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When Is FinCEN Applicable to a Cash Real Estate Deal?

Purchasing real estate anonymously through a shell company has been a popular method of money laundering, especially in high-end housing markets. To combat the problem, the federal Financial Crimes Enforcement Network (FinCEN) has imposed data collection and reporting requirements on title insurance companies involved in certain transactions in targeted geographic areas, including Miami-Dade, Broward and Palm Beach counties. These rules were recently amended and extended through April 22, 2022.

FinCEN’s geographic targeting orders (GTOs) require title companies to identify the natural persons behind legal entities engaged in all-cash purchases of residential real estate at or above certain price levels. While the original minimum price point for the targeted Florida counties was $1 million, it has since been lowered to $300,000. That means most real estate sales in those counties are now FinCEN-covered transactions.

A covered transaction is a purchase made without a bank loan and at least or in part by using currency or a cashier’s check, certified check, traveler’s check, personal check, business check, money order or wire transfer of funds. The buyer must be a corporation, limited liability company (LLC), partnership or other similar business entity, regardless of where it was formed or incorporated. The residential real property must be located in the counties covered by the GTO.

Under a GTO, a title company and its subsidiary and/or agent must report the names of all natural persons holding a 25 percent or greater ownership interest of residential real estate in a covered transaction. The title company must obtain copies of those owners’ driver’s licenses, passports or other identifying documents. If the purchaser is an LLC, the title company must provide the names, addresses and tax identification numbers of every individual with an ownership stake in the LLC.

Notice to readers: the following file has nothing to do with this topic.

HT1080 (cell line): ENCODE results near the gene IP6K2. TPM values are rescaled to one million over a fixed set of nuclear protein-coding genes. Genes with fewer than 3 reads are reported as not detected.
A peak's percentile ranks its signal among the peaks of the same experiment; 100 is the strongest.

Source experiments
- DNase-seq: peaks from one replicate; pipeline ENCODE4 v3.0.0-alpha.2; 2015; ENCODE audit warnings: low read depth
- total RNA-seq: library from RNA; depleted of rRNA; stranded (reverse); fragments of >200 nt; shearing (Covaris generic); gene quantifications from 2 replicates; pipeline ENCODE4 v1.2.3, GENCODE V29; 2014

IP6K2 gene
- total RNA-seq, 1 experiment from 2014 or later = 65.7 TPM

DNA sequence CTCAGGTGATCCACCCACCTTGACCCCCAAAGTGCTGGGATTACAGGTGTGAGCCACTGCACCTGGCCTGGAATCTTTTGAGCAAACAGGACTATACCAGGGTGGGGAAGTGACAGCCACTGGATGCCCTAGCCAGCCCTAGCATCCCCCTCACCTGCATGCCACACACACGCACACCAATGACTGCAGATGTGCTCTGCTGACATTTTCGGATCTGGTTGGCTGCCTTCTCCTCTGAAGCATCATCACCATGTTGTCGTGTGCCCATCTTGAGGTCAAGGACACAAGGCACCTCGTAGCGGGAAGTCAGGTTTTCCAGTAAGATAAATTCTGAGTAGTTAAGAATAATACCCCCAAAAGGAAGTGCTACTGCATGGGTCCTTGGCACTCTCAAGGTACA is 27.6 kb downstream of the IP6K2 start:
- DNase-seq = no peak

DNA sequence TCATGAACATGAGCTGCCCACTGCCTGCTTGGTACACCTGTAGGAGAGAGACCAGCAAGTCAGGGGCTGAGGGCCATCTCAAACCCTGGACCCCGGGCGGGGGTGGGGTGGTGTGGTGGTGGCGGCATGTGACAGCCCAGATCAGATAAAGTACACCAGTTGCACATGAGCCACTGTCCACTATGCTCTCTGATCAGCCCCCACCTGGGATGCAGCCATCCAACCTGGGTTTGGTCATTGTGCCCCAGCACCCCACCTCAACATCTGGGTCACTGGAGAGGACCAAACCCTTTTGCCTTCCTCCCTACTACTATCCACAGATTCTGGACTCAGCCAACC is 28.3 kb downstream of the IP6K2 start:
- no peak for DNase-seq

Violators are subject to civil and criminal penalties for conduct ranging from negligence to willful violations. Criminal punishment can include fines of up to $500,000 and a prison term of up to 10 years. Civil penalties can range from $500 to $100,000.

Title companies must make the required report within 30 days after the residential real estate closing. So despite the wide range of the GTOs and the potential penalties for violations, the transaction itself may not be interrupted. Nevertheless, a federal investigation might lead to enforcement measures, so it is important to be aware of this possibility no matter which side of the deal you’re on.

Based in Miami, Norma Echarte & Associates represents buyers and sellers in real estate transactions clients throughout South Florida, including Fort Lauderdale, West Palm Beach and Boca Raton. Please call 305-501-2844 or contact us online to schedule a meeting.

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